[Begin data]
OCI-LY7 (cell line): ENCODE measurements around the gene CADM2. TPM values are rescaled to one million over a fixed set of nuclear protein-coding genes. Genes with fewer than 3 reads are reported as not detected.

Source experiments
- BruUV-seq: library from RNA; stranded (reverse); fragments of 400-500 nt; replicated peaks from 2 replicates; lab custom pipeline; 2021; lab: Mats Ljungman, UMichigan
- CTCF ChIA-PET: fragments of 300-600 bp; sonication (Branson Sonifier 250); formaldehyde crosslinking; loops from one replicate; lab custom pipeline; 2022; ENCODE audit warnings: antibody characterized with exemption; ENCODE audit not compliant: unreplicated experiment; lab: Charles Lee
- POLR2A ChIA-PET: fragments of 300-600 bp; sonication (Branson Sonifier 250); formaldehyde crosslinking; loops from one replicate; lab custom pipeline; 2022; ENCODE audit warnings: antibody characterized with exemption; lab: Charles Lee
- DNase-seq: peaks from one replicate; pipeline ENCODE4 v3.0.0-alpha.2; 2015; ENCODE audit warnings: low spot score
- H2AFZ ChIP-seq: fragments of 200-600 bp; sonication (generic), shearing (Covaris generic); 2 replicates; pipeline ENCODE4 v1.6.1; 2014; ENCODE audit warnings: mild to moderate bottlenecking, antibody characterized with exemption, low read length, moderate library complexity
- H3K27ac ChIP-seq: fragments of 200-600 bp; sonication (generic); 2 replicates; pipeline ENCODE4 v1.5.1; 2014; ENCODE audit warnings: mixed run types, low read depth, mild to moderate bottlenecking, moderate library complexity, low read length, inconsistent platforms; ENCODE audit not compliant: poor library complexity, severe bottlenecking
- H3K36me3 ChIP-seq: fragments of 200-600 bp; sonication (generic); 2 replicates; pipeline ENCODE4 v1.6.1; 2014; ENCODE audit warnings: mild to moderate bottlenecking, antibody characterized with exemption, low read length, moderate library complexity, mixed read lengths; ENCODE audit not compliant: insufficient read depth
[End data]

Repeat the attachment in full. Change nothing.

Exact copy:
OCI-LY7 (cell line): ENCODE measurements around the gene CADM2. TPM values are rescaled to one million over a fixed set of nuclear protein-coding genes. Genes with fewer than 3 reads are reported as not detected.

Source experiments
- BruUV-seq: library from RNA; stranded (reverse); fragments of 400-500 nt; replicated peaks from 2 replicates; lab custom pipeline; 2021; lab: Mats Ljungman, UMichigan
- CTCF ChIA-PET: fragments of 300-600 bp; sonication (Branson Sonifier 250); formaldehyde crosslinking; loops from one replicate; lab custom pipeline; 2022; ENCODE audit warnings: antibody characterized with exemption; ENCODE audit not compliant: unreplicated experiment; lab: Charles Lee
- POLR2A ChIA-PET: fragments of 300-600 bp; sonication (Branson Sonifier 250); formaldehyde crosslinking; loops from one replicate; lab custom pipeline; 2022; ENCODE audit warnings: antibody characterized with exemption; lab: Charles Lee
- DNase-seq: peaks from one replicate; pipeline ENCODE4 v3.0.0-alpha.2; 2015; ENCODE audit warnings: low spot score
- H2AFZ ChIP-seq: fragments of 200-600 bp; sonication (generic), shearing (Covaris generic); 2 replicates; pipeline ENCODE4 v1.6.1; 2014; ENCODE audit warnings: mild to moderate bottlenecking, antibody characterized with exemption, low read length, moderate library complexity
- H3K27ac ChIP-seq: fragments of 200-600 bp; sonication (generic); 2 replicates; pipeline ENCODE4 v1.5.1; 2014; ENCODE audit warnings: mixed run types, low read depth, mild to moderate bottlenecking, moderate library complexity, low read length, inconsistent platforms; ENCODE audit not compliant: poor library complexity, severe bottlenecking
- H3K36me3 ChIP-seq: fragments of 200-600 bp; sonication (generic); 2 replicates; pipeline ENCODE4 v1.6.1; 2014; ENCODE audit warnings: mild to moderate bottlenecking, antibody characterized with exemption, low read length, moderate library complexity, mixed read lengths; ENCODE audit not compliant: insufficient read depth